When you work for a well-known company like LucasArts is there any way to bring yourself in or did you encounter certain expectations and strict guidelines which had to be followed?
Voice actors are hired through their agents, so we weren't confined by and of the usual corporate stuff. We're considered independent contractors by many definitions. But I had always been a fan of the Star Wars franchise, so it was a sincere honor to be working for LucasArts.
What was the best/worst bit about doing the voice-acting on Herman Toothrot?
I loved doing his laugh and making him really eccentric and nutty. There was nothing that I would qualify as "worst" in relation to doing Herman. I'd like to do him again, in fact.
During the time you worked for LucasArts did you notice any similarities between you and Herman Toothrot as far as character traits are concerned?
We both love to laugh!
If a tree falls in the forest, and no one is around to hear it, what color is the tree?
Are you satisfied with your work on Escape From Monkey Island's Herman Toothrot or are there a few things which bother you today when you replay certain parts of the game?
I know you'll find this hard to believe, but I don't play videogames. I'm not darn good at them.
Did you ever play non-English versions of Escape From Monkey Island? And if so, how did you like Herman's different voice-overs?
I don't even play the English versions. I guess I'm a real heel, eh?
If LucasArts wanted to hire you for Monkey Island 5 would you glady accept their offer or would consider passing on this one?
Those guys at LucasArts rock, and I would do anything they asked, anytime they asked. But they need to bring more blueberry bagels to the sessions!
Did you recieve any particular reactions from your environment for doing the voice-acting on Herman Toothrot?
Nope, just the usual voice-over job.
Which voice-acting job you did in your entire career is the one you're most ashamed/proud of today?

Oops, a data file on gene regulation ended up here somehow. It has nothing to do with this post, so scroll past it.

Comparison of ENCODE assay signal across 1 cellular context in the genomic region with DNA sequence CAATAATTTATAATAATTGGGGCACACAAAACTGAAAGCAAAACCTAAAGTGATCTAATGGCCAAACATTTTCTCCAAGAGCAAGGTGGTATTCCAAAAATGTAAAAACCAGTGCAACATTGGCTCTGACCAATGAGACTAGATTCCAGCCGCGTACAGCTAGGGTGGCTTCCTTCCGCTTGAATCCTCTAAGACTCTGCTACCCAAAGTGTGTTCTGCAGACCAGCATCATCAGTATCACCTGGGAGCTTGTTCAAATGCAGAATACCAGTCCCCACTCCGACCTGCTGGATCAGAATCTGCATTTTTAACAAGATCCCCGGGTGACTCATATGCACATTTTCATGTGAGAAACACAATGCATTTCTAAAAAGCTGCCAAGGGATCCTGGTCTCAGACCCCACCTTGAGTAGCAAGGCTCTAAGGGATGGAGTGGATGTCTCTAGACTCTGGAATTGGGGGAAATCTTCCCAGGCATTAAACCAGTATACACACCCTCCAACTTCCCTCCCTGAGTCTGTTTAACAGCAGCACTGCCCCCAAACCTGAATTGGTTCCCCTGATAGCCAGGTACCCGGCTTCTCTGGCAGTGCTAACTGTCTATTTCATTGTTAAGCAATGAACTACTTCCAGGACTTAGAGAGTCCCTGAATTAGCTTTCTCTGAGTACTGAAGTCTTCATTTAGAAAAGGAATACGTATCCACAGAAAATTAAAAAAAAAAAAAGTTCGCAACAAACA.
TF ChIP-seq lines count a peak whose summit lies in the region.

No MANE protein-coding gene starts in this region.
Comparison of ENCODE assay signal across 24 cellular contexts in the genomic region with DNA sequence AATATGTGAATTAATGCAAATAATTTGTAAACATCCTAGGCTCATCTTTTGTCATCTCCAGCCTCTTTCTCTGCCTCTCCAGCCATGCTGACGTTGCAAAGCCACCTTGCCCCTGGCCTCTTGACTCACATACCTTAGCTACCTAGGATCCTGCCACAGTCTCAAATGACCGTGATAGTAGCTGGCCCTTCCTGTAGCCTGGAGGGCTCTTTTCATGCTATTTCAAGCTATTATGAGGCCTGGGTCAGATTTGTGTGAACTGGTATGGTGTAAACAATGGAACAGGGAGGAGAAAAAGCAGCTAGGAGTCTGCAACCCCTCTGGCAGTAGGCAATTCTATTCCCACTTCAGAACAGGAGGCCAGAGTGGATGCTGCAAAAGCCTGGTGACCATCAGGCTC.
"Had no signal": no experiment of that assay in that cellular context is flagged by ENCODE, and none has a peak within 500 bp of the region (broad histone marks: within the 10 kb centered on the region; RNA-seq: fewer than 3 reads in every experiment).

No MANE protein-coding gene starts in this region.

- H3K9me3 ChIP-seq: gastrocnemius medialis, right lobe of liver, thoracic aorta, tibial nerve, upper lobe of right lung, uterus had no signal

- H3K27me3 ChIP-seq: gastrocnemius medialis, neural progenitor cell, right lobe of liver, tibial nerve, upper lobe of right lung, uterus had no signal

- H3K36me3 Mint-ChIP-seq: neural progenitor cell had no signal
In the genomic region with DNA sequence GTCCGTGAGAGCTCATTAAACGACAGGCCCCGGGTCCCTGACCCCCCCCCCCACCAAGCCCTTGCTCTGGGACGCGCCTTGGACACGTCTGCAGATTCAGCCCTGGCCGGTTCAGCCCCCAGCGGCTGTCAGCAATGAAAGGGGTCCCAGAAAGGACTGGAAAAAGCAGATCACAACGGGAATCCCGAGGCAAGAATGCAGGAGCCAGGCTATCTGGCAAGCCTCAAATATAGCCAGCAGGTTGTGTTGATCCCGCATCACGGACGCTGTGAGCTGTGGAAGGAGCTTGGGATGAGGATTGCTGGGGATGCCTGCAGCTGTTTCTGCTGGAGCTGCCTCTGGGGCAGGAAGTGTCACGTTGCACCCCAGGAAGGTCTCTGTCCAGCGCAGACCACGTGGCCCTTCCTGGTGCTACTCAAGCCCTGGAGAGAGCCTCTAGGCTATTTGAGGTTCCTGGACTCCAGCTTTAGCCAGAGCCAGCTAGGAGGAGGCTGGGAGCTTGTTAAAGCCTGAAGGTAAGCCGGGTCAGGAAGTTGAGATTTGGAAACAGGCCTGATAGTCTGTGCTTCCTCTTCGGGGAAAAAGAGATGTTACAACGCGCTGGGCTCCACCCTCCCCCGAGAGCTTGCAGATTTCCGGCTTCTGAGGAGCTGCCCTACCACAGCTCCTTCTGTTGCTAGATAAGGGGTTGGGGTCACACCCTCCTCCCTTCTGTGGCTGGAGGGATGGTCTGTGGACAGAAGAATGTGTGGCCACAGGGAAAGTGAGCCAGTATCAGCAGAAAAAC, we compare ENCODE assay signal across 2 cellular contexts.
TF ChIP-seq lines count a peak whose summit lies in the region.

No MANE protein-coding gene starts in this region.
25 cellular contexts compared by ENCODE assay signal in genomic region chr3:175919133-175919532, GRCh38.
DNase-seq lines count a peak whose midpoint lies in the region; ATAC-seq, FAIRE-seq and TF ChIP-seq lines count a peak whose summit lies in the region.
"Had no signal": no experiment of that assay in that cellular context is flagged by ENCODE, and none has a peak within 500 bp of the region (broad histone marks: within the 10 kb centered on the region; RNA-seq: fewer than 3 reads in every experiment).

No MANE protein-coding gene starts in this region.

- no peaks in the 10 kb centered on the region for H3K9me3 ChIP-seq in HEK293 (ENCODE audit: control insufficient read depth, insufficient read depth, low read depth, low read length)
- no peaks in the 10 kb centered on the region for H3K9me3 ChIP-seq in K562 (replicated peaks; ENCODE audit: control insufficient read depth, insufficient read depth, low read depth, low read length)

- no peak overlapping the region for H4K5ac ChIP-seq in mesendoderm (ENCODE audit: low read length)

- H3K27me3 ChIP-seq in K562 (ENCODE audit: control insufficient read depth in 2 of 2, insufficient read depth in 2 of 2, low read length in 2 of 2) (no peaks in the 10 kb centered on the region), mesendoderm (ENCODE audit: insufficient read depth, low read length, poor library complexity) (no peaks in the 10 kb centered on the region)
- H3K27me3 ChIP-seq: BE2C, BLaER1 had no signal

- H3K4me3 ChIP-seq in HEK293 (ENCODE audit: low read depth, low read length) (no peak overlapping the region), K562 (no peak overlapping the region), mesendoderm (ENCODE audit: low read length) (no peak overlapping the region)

I'm proud of all of them, because I believe they all have a valid place in the cosmic world of voices, on some level or other. I try not to take the jobs I would be eventually be ashamed of doing. Jobs involving promotion of gambling, alcohol consumption, drug-oriented bits, or profanity are not jobs I'll accept.
If you were stuck on an island deep within the Caribbean just like Herman, what would you do in order to keep yourself entertained?
I don't think I can mention that in this "familyk-oriented" environment.
What happens if you laugh yourself half to dead two times in a row?
You spit up your dinner.
I'm sure LucasArts gave you a copy of Escape From Monkey Island once it was finished. Did you ever beat it or aren't you that much into video games?
See the answers to questions 10 & 11.
What projects are you currently involved in?
I provide many voices on Astro Boy on Cartoon Network, I'm narrating a series called "Amazing Medical Stories" on TLC, and I'm still the legal voice on the Hyundi radio commercials. You can keep an eye on my website (http://www.wallyontheweb.com) for all the latest info.
And finally: Do you ever grow sick of people asking you questions about a voice-over job you did such a long time ago?
No, but I do get aggravated that my memory isn't what it used to be, and sometimes it's hard to remember all those things. Darn old age, anyway!
Alright, thanks a lot again for answering my questions, Mr. Wingert. Is there anything left you would like to tell the members of the Monkey Island community?
You're very welcome. Yes, in the words of REO Speedwagon, "Live every moment, love every day. Before you know it your precious time slips away." Oh yeah, and say your prayers and brush your teeth.
In addition to answering my questions Wally Wingert also recorded the below audio in which he greets the regular visitors of MILegend.com (now LegendOfMI.com).